Editor’s note: For the second-straight year, we’re presenting another 12-day holiday gift guide, brought to you by the one and only “FBD”, our gear-review guru. Kicking the series off, recommendations for recovery gifts to keep you and your ski buddies on the trails and injury free. See also: Day 1 | Day 2 | Day 3 | Day 4| Day 5
Day 6: Kick-Ass Gear
There is gear and then there is kick-ass gear. You know what I’m talking about — that backpack that you got in college, have taken all over the world, and is still going strong? Those skis that always seem to do well in testing despite getting “a little long in the tooth.” Your lucky “windies,” the wind briefs that have help guide you to many a race win? The list goes on and on. Part of what elevates gear to this elite status is literally years of high performance and reliability, but hey, ya gotta to start somewhere, so in today’s installment of this seemingly pointless, rambling series, I am highlighting some of my personal favorites that I think have the potential to “go the distance” and end up on the coveted FBD all-star gear list.
While some of you lesser-informed readers may have pigeon-holed me (and please NOT in the Urban Dictionary fashion, as it is hard enough keeping my car clean as it is) as a high-maintenance, metrosexual pretty boy who wouldn’t dirty his hands with anything that’s not carbonfibre (yes, the snobby, arrogant Euro spelling is by design), made in Europe (preferably Switzerland for watches, Germany for cars and France for skis), or only available through my Skull-and-Bones-style network of elite illuminati, and quite frankly, in most instances you would be correct. What can I say, I like nice stuff.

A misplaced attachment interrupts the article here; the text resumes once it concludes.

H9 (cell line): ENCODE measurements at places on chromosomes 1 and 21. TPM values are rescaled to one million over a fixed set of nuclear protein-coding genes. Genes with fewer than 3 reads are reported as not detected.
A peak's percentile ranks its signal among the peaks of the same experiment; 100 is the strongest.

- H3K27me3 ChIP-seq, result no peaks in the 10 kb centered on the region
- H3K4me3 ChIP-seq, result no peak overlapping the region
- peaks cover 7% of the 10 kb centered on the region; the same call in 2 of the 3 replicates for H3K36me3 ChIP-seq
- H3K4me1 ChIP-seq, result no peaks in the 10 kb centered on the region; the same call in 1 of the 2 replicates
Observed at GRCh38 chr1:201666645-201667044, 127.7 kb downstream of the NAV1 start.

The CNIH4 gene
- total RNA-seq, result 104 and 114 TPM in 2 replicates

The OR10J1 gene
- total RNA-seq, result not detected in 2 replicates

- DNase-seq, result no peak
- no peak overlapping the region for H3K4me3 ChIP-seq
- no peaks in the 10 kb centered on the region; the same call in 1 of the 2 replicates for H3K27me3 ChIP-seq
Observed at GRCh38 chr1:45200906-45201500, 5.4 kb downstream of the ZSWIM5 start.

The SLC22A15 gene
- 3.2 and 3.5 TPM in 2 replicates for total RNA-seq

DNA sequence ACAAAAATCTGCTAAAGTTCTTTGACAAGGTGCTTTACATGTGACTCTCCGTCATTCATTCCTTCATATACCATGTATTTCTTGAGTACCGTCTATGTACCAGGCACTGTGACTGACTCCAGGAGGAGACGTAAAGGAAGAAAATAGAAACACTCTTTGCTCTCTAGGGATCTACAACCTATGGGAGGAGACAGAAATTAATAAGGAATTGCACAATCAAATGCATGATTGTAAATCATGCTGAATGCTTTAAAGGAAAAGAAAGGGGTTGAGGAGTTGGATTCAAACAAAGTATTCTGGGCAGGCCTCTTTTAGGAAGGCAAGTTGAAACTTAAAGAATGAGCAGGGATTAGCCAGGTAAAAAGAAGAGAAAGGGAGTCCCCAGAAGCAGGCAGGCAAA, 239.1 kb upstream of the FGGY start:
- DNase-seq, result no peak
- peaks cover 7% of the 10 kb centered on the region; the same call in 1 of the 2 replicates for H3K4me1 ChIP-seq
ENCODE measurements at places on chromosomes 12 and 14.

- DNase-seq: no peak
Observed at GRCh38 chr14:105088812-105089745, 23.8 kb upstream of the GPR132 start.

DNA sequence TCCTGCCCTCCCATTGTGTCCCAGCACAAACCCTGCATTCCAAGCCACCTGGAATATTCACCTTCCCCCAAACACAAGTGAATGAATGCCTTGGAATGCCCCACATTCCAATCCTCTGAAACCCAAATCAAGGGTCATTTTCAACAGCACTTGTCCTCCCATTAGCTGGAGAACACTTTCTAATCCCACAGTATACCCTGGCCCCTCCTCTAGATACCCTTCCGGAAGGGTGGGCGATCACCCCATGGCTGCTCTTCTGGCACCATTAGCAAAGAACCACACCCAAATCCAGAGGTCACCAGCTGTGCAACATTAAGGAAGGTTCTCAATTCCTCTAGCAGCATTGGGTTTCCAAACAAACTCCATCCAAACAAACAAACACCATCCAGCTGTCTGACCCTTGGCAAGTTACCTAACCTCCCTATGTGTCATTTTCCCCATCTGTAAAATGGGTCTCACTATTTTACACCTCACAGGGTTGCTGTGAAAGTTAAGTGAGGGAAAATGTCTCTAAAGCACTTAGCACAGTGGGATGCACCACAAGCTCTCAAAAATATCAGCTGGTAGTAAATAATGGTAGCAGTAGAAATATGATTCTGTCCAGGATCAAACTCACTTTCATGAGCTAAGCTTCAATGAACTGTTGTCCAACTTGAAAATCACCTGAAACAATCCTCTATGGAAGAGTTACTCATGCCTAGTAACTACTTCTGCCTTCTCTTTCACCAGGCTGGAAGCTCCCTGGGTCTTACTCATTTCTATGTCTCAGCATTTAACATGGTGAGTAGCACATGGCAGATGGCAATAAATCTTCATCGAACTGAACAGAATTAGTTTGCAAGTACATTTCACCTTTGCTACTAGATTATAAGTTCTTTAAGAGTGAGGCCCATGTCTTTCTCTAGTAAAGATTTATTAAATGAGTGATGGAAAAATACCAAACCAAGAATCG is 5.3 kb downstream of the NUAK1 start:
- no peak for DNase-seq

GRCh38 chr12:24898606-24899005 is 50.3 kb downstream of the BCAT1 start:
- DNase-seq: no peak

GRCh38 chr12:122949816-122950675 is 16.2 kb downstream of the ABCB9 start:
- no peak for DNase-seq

But, did you know that there is also a hard-scrabble, man-of-the-people, street-smart side of FBD, capable of living for weeks at a time in a secluded cabin in remote Montana, living off the land, with only his acerbic wit and quick thinking to keep him alive? It’s true. This wily veteran of minimalist living can survive for minutes or perhaps even hours without concierge service, Whole Foods and his own private ski technician (well, maybe days in the case of the latter example, as my lanky ass was getting in “mad k’s,” as the kids say. For the uninformed, I’m not talking about losing your temper in K-Mart, I’m referring to skiing long distances in many consecutive sessions. Don’t worry, this confused me for the first few years that I heard it too.)
So with these caveats and conditions duly noted, it is with great pleasure that I offer today’s first suggestion, a sewing awl. No not an awl, as it, Awwww….SNAP, though that would be funny, (albeit hard to sell), no, rather an awl, as in a very utilitarian, gear-repair, ass-saving, sewing tool.
There is nothing fancy about the Speedy Stitcher sewing awl, but it is a life saver, certainly figuratively and perhaps even literally. While it is basically just a heavy gauge sewing needle, handle and thread, it is extremely well-designed, very heavy duty and very portable. If you are smart enough to bring it with you, it can tackle breakage problems that if not resolved, could be inconvenient in the best case and disastrous in the worst.
For example, I have used it to repair hiking boots way, way, way out in the middle of nowhere, a biathlon harness at 11 p.m. the night before a race in Granby, Colorado, a hard-case bike box strap that would have otherwise required replacing the entire case to the tune of $500, and a tent sidewall that my idiot friend kicked apart with his crampons after we SPECIFICALLY told him to not wear his crampons past the tent atrium? Why? Because kicking a hole in your tent in the middle of winter can have disastrous consequences, because it is cold in the mountains in the winter. (Why is it that every crew always has that stupid friend? Psychologists out there, please look into this and report back). And this is only a partial list.